Why my new digital watch is an iPod Nano

My love of watches drew me to the iPod Nano, and nothing else. After a week with it, here are my impressions.

Scott Stein Editor at Large
I started with CNET reviewing laptops in 2009. Now I explore wearable tech, VR/AR, tablets, gaming and future/emerging trends in our changing world. Other obsessions include magic, immersive theater, puzzles, board games, cooking, improv and the New York Jets. My background includes an MFA in theater which I apply to thinking about immersive experiences of the future.
Expertise VR and AR, gaming, metaverse technologies, wearable tech, tablets Credentials
  • Nearly 20 years writing about tech, and over a decade reviewing wearable tech, VR, and AR products and apps
Scott Stein
4 min read
The Nano, with new watch face and Hex Vision watchband. Sarah Tew/CNET

OK, I'm ready for the backlash. I'm wearing an iPod Nano on my wrist as a watch. I already own an iPhone. And an iPad. What's wrong with me?

Would you believe me if I said that I'd have done the same thing if there was any watch that could do what this one does? Would you believe me if I said I didn't do this for the iPod?

Let me explain.

My iPod Nano watch (photos)

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I've always been a fan of digital watches and funky watch design, especially tech watches (I even defended them on TV). I'm a watch geek. I wore a retro Casio watch. I just got a cool Diesel one. A long time ago, I tried the Fossil Palm-powered watch, the Fossil Wrist PDA. I still have it in my desk drawer. Microsoft Spot watch? Check.

The iPod Nano-as-watch is a proud successor of that line, a gadget that I believe will stand the test of time for its novelty. Apple may not make a true iWatch, and the iPod's long-term destiny may not inevitably be on my wrist, but for now it's the most innovative use of iPod technology since, well, the first iPod.

A geek watch museum: iPod Nano watch (left) next to a Fossil Palm watch. Notice the legacy. Sarah Tew/CNET

I'm late to the party on the iPod Nano watch, I'll admit it. When the Nano was first released, I thought it was ridiculous. Stupid, even. It was a Super Shuffle, robbed of its video playback and recording features. Then I saw the watchbands. What started as a clever entrepreneurial idea turned into a movement that resulted in Nano watchbands in Apple Stores and the latest update of the Nano showing off, first and foremost, its expanded collection of 18 digital watch faces.

The recently dropped price did it for me, along with the arrival in the mail of a sample Nano watchband made by Hex. I was going to pull the trigger. Stopping by an Apple Store, I realized that my wife--normally an extreme tech skeptic--actually thought the Nano was cool. She thought the idea of a Nano watch was even cooler. How could this possibly be? I indulged my watch obsession.

My graphite iPod Nano slots into the gunmetal-steel Hex Vision band like a glove, clipping in solidly and locking into place. I walked around with the watch and stopped by fellow editors, went to a coffee shop, had lunch with friends. Most never knew I was wearing a Nano until I expressly showed it to them. It's not ugly--it's square, but it's pretty damn cool.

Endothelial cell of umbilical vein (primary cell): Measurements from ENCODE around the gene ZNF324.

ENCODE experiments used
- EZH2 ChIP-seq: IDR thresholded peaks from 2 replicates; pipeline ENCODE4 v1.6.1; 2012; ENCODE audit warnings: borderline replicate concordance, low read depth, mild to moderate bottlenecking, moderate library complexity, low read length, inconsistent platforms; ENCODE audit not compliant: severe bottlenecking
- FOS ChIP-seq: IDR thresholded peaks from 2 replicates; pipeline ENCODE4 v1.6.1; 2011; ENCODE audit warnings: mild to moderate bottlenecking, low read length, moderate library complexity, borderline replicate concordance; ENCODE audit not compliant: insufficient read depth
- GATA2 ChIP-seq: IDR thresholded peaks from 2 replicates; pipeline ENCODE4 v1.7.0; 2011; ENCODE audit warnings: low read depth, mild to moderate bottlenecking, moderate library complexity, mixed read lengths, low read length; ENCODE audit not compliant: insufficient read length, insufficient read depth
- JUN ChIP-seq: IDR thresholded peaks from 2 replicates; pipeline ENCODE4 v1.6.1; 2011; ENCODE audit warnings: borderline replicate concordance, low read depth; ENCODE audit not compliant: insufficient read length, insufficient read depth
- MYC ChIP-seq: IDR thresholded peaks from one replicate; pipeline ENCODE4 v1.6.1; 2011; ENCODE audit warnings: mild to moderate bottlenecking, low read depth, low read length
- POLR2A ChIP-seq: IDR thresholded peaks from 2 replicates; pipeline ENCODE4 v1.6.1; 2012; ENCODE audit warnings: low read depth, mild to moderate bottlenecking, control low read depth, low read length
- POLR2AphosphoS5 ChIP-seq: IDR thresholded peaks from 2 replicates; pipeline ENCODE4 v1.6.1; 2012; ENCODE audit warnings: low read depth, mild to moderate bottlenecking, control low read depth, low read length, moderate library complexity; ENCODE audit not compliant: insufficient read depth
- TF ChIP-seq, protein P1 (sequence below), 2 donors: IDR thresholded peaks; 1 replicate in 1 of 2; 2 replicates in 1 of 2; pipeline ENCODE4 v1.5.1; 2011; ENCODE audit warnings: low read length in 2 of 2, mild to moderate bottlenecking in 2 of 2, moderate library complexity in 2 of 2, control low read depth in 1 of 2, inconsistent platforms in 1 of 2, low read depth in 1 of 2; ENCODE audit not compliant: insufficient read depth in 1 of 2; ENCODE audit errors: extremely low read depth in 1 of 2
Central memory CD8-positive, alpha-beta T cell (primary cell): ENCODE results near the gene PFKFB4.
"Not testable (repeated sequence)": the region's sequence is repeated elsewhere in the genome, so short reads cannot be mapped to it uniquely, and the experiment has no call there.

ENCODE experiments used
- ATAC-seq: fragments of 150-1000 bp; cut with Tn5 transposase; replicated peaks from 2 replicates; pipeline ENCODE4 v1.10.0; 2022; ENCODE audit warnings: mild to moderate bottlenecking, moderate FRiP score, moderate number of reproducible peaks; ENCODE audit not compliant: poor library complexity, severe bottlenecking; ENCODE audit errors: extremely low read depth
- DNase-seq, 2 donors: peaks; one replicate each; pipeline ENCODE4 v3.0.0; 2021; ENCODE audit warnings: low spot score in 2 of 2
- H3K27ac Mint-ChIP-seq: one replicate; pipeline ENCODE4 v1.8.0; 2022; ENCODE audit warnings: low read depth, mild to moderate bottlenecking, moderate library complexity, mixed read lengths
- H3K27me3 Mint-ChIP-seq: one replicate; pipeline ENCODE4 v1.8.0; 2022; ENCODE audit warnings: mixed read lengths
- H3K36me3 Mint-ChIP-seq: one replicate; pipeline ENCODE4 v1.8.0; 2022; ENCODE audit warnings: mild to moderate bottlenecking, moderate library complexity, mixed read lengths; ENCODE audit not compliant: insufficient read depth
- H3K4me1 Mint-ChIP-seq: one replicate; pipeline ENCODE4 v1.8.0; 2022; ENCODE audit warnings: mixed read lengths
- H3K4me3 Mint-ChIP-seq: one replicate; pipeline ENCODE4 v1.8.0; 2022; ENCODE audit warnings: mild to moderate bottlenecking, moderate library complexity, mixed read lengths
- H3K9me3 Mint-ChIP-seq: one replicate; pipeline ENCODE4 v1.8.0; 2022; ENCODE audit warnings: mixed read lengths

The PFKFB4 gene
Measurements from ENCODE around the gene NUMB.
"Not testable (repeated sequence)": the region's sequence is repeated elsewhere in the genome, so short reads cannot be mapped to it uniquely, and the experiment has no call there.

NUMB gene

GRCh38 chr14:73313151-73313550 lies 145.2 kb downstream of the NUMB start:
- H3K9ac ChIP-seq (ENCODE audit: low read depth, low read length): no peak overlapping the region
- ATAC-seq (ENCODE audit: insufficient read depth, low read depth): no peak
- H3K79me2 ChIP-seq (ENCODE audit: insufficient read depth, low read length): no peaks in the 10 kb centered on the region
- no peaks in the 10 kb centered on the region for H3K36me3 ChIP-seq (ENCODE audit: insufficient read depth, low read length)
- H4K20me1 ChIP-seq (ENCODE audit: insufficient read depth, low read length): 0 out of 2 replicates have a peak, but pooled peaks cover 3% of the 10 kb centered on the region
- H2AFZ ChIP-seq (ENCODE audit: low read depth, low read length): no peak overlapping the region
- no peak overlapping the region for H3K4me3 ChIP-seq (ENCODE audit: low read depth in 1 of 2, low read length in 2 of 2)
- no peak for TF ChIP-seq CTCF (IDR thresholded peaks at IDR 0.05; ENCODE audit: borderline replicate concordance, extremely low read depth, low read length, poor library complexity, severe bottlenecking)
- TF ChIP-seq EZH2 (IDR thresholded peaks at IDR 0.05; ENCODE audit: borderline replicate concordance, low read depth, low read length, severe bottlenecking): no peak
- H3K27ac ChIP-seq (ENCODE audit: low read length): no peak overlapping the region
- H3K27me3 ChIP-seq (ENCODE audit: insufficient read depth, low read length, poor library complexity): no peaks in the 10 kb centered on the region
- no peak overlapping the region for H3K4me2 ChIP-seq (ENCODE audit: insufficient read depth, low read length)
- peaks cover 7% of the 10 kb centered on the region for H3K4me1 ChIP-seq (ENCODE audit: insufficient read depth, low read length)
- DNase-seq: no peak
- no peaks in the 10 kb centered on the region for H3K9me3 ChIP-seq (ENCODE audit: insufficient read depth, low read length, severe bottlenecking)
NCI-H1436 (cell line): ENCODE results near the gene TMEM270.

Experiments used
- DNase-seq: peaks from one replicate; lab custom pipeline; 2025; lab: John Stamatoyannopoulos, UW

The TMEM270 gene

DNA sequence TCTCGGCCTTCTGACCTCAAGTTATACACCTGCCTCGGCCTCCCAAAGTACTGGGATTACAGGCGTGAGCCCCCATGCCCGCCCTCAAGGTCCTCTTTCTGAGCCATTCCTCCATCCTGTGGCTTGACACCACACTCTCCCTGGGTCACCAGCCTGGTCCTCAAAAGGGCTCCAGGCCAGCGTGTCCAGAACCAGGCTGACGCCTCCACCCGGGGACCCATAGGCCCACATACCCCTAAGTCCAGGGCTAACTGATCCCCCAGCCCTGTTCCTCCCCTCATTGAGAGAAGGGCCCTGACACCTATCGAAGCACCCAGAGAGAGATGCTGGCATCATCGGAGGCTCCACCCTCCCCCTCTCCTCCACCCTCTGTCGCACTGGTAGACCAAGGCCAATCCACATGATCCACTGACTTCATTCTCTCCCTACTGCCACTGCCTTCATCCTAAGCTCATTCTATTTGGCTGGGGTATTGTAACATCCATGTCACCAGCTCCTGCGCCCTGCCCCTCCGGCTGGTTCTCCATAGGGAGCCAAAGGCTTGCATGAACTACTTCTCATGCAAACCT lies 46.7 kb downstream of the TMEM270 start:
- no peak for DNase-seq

If any other watch manufacturer had a digital watch that had 18 different faces and an easy way to swap bands, I'd have considered buying that watch. Having the iPod, 8 to 16GB of storage, and an FM radio is gravy. Yes, there are serious drawbacks I haven't mentioned. The Nano charges via a 30-pin port that's exposed on the side, a long silly open port. The headphone jack's adjacent to it. That's a lot of open ports on a wearable device, and the Nano is absolutely not waterproof, not even water resistant. An accidental hand-wash or a sudden downpour could ruin me. The good news is, in cold weather, that 30-pin port is on the inside, under my shirt cuff, where it's generally protected. Still, I'm cautious.

Yes, you need to attach headphones physically. Sarah Tew/CNET

The Nano has no Bluetooth, so, yeah, I'm running a headphone wire to my watch. That's not terrible, though. On a subway it snags far less than a wire running to my bag or pocket, and it's great to change music tracks on my wrist rather than hold my phone. The Nano's clipped on solidly, and can't be removed without removing the whole watch. At a collected total of $220, my watch still costs far less than most high-end designer watches ($149 for the Nano, $69 for the Hex Vision band).

The Nano also needs charging, something a regular watch doesn't need. So far, my Nano lasts a good several days before needing a charge-up, but it's fast to charge--and it encourages me to remove the watch at night, thus not accidentally groggily wake up and hop in the shower with it.

Having some form of smart watch function--e-mail, iTunes, podcast downloading--would be nice, but it would only compromise the battery life further. It's kind of nice, as a colleague reminded me, to have a device that's not online. The pedometer feature, included, remains a temptation for when I eventually drag myself to a gym.

I'll still wear my other watches, but I love this new addition. Silly? Of course. Cool? Absolutely. In this day and age, watches are a novelty anyway. At some point, tech might finally reach a state of miniaturization where even phones could be practically wearable on a wrist. Even if that day never happens, I still love my Apple watch. Tell me otherwise, and I won't care. Just don't throw me in a swimming pool. Hopefully, water-resistant Nanos are next.

Would you ever wear a watch like this, or are you already?